THE African National Congress (ANC) has drawn a line in the sand before Public Protector Thuli Madonsela, urging her to release the full report into upgrades to President Jacob Zuma’s Nkandla residence with “extreme urgency” or risk aspersions that she is playing a “political game”.
As next year’s elections loom, the ANC wants the full report released as any further postponement allowed the matter to “fester” in the public mind, making the report a “factor” in the election.
Damning details of the public protector’s provisional report were published in the Mail and Guardian last week. This has put the ANC on the defensive after a public outcry over the latest revelations. By Tuesday afternoon a petition with about 15,000 signatories supporting Mr Zuma’s impeachment had circulated widely on social networks, as opposition parties bayed for blood.
ANC secretary-general Gwede Mantashe has also called for the full report of the interministerial task team — of which only the findings were released by the government — to be made available too.
“As the ANC we reiterate our demand that the final report, not leaked snippets, is released to the public with immediate effect by the office of the public protector,” said Mr Mantashe, speaking at an “urgent” press briefing at Luthuli House on Tuesday.
The briefing came after a two-day meeting of ANC officials, which included President Jacob Zuma.
“Any further postponement of the report’s release allows this matter to fester in the public domain. As we approach the elections, this can only be construed as playing tactics and a political ploy to create negativity around the image and integrity of the ANC president and the ANC itself,” Mr Mantashe said.
Should the report be released in March, just before the elections, it would become a “factor” in the polls. “It is (then) no longer a technical investigation by the public protector, it is a political game,” he said.
Institutions of state such as the public protector, the police or intelligence must “never … play the game” of “throwing weight on the political balance of power”.
Responding to questions on the effect of the Nkandla saga on the ANC, Mr Mantashe said talk about Nkandla and the way it was being reported and projected in the public domain amounted to an investigation into Mr Zuma.
“Mr Zuma is the president of the ANC. Our understanding is that there is no investigation on Jacob Zuma ... there is an investigation into the security features in Nkandla, therefore it affects the sitting president whose residence is being investigated. It affects the president of the ANC, it affects the ANC image, we can’t run away from that.”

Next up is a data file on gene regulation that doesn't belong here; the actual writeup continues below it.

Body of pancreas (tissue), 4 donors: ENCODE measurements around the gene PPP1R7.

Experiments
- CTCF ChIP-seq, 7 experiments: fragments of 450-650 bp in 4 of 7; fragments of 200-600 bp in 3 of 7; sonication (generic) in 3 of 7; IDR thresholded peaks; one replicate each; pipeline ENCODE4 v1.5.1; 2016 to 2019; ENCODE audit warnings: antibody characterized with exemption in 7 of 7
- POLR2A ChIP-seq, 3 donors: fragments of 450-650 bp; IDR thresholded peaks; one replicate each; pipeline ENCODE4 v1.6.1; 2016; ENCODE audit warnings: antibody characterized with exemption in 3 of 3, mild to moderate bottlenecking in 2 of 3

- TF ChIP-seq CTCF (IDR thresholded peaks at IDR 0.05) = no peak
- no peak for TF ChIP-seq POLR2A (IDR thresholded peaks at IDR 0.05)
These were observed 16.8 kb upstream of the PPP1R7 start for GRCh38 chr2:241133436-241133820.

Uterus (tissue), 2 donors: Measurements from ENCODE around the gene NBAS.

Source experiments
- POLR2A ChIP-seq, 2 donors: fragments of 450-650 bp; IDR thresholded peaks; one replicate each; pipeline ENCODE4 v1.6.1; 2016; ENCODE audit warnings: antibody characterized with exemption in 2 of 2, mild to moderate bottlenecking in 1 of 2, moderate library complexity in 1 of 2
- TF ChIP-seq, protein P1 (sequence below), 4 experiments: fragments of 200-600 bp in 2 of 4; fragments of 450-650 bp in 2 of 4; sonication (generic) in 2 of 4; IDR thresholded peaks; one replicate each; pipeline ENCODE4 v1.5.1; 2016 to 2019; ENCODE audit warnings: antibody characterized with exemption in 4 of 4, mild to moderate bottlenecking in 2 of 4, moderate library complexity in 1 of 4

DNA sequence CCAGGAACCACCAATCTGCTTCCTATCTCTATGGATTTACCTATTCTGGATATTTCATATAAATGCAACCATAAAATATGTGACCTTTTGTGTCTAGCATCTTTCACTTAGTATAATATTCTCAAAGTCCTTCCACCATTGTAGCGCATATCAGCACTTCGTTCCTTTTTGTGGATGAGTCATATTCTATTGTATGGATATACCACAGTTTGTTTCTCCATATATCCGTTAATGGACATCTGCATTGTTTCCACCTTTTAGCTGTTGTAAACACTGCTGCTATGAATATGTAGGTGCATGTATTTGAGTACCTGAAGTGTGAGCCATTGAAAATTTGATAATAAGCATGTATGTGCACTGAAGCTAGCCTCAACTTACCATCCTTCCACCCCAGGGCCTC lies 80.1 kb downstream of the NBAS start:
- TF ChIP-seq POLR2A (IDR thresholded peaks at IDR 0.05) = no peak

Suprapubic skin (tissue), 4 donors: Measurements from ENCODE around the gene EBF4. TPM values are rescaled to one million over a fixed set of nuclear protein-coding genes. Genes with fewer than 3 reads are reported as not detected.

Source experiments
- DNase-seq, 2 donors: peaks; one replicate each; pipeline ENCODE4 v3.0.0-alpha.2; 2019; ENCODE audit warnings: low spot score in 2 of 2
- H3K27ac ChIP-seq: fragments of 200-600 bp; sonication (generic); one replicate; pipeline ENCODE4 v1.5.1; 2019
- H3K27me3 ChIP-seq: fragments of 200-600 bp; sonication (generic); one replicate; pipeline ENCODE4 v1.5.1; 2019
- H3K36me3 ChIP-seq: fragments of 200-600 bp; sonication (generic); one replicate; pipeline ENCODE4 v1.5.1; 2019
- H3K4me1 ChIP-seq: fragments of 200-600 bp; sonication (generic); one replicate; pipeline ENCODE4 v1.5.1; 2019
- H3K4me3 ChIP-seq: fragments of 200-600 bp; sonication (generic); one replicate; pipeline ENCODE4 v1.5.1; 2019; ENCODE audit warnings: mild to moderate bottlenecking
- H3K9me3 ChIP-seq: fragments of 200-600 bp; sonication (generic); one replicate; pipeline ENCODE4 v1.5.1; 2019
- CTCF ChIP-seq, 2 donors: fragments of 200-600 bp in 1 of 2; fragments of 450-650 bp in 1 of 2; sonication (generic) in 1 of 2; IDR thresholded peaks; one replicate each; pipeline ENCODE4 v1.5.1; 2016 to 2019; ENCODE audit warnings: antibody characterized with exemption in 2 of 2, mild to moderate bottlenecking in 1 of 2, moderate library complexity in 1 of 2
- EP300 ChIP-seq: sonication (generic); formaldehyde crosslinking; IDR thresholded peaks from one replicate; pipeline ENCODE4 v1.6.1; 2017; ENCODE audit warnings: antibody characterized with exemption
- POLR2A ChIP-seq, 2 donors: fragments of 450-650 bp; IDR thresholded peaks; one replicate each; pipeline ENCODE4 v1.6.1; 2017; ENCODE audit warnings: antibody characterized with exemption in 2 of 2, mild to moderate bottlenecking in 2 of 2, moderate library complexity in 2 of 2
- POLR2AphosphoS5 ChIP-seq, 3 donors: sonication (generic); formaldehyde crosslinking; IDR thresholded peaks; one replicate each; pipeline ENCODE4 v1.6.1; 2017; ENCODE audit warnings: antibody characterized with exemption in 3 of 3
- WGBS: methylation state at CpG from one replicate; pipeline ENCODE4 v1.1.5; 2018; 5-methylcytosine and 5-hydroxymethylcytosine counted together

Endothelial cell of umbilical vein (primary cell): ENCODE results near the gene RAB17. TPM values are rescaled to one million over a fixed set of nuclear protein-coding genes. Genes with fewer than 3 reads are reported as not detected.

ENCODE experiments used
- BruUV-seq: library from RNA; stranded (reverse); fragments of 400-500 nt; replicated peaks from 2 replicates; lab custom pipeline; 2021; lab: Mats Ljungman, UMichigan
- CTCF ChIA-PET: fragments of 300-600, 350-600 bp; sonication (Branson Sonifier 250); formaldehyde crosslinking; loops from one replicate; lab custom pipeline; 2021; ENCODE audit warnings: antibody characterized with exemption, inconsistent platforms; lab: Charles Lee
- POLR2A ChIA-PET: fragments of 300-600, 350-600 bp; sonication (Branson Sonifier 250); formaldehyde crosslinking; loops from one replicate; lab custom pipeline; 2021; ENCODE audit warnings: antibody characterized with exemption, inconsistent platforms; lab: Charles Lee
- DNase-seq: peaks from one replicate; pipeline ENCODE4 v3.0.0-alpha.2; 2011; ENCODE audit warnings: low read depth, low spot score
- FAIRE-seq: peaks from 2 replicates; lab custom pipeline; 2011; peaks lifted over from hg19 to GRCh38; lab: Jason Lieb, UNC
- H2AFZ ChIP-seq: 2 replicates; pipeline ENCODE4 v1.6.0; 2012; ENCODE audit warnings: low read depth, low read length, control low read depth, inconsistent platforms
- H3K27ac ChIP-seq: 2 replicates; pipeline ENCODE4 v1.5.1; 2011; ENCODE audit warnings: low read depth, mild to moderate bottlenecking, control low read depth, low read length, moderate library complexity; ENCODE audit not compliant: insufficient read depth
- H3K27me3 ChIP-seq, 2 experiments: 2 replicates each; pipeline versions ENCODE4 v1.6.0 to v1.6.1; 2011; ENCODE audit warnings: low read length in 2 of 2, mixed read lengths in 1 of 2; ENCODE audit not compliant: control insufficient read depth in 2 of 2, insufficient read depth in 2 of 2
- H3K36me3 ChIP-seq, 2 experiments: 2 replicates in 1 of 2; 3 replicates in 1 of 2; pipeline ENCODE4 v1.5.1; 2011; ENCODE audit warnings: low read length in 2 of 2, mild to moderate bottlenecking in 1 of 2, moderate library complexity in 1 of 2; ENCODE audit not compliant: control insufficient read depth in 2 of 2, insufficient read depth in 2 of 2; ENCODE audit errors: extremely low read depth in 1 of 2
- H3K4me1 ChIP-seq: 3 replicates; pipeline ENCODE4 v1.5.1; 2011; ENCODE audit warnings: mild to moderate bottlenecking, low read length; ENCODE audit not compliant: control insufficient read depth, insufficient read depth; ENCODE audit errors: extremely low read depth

ANC deputy secretary-general Jessie Duarte accused the public protector’s office of leaking the report. She said a number of reports had leaked from that office recently. “We cannot say for sure because we don’t have access to who leaks to the Mail and Guardian ... but what was peculiar ... when something of that nature is leaked, normally you go ballistic, you make a huge noise ... not a polite statement as was issued.
“We could also say that she (Madonsela) seemed a bit comfortable about the fact that that report was leaked,” Ms Duarte said.
In a statement on Monday, Ms Madonsela expressed concern over the leaking of her provisional reports, saying she has now put in place measures to prevent this from happening. She also assured the public that the leaks were not coming from her office.
Mr Mantashe said the release in full of both Nkandla reports would ensure that there was “informed debate” about the matter in the public domain.
“We want to compare notes,” he said. “We have an interest in knowing how did they come to two different conclusions as two institutions of the state.”
The ANC wanted “clarity” from the public protector on a number of issues, he said. This included whether Mr Zuma himself had requested any of the security upgrades to his home and whether he had spent more than R200m in taxpayers' money on it.
The party also needed to know if Mr Zuma had asked for a swimming pool and kraal and whether he had asked that his wife’s tuck shop be moved from its original position.
The ANC also wanted to know if he had requested bulletproof windows and a waiting room, how much was spent on the security upgrade and what was built on state land.
Ms Madonsela is set to release two reports on Thursday but the Nkandla report is not among them.
According to a media invite to the briefing on Thursday, Ms Madonsela will release her report on an investigation into an allegation of maladministration by Mpumalanga’s department of public works, roads and transport in the awarding of tenders for shop leases in Pilgrims Rest and a report on the probe into allegations of maladministration, corruption and a potential conflict of interest against former minister of communications Dina Pule over the appointment of service providers for the ICT Indaba last year.